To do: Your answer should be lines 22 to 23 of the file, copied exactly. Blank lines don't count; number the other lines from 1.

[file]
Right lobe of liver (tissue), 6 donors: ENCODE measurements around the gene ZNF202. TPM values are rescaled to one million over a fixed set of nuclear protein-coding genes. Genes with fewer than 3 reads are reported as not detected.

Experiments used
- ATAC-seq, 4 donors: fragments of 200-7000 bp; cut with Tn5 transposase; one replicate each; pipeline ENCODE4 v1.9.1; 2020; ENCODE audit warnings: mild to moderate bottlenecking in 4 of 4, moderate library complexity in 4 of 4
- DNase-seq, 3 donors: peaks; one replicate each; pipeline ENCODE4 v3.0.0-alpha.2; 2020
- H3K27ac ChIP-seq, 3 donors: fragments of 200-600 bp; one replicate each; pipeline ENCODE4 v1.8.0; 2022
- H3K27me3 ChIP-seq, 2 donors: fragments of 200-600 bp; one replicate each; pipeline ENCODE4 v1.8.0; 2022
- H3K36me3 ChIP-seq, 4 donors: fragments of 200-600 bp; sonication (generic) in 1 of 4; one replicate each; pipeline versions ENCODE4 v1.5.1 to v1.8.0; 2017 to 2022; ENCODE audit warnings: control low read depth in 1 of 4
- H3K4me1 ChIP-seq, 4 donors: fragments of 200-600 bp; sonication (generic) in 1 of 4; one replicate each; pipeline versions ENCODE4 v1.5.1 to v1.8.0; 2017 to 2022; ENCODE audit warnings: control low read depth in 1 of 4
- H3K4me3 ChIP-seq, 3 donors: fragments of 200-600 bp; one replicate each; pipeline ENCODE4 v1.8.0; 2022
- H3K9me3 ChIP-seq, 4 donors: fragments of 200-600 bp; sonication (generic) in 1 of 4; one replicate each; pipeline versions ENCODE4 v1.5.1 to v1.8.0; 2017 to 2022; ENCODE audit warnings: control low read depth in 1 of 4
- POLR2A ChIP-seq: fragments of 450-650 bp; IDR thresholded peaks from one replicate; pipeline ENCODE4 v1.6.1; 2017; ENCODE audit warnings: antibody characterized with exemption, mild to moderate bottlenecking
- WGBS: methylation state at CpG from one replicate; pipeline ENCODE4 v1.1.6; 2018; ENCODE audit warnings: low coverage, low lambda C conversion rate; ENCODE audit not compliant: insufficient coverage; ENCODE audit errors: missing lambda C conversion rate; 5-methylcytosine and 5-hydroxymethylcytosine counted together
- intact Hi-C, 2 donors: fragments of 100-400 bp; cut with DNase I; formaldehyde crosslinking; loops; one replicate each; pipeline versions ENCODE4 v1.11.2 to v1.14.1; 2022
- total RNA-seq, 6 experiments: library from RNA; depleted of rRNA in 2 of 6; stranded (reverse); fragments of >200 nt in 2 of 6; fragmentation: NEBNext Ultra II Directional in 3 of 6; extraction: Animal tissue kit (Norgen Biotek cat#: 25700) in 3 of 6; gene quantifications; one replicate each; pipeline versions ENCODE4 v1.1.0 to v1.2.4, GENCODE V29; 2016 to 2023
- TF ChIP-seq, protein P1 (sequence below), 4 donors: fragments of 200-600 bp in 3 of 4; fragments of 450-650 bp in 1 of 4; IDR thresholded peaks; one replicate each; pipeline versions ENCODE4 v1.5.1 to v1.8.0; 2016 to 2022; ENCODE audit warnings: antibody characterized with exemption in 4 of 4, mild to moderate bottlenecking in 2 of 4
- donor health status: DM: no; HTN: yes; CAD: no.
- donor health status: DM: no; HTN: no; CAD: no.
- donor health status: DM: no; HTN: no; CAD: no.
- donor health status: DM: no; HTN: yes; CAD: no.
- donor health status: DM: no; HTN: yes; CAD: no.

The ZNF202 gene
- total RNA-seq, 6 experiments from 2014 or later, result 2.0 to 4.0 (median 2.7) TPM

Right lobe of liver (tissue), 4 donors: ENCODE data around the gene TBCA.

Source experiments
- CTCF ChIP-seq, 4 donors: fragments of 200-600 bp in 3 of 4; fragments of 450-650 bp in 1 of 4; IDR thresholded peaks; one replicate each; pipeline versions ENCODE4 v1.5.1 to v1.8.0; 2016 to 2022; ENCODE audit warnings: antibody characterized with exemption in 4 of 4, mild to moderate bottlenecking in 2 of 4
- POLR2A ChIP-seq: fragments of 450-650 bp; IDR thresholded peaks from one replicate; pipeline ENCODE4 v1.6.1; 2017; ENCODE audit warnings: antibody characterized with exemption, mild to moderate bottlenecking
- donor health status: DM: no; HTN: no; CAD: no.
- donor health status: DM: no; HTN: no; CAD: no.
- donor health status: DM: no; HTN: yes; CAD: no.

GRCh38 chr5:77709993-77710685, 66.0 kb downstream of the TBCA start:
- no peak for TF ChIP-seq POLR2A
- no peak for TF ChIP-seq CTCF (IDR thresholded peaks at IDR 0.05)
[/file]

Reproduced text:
- total RNA-seq, 6 experiments from 2014 or later, result 2.0 to 4.0 (median 2.7) TPM

Right lobe of liver (tissue), 4 donors: ENCODE data around the gene TBCA.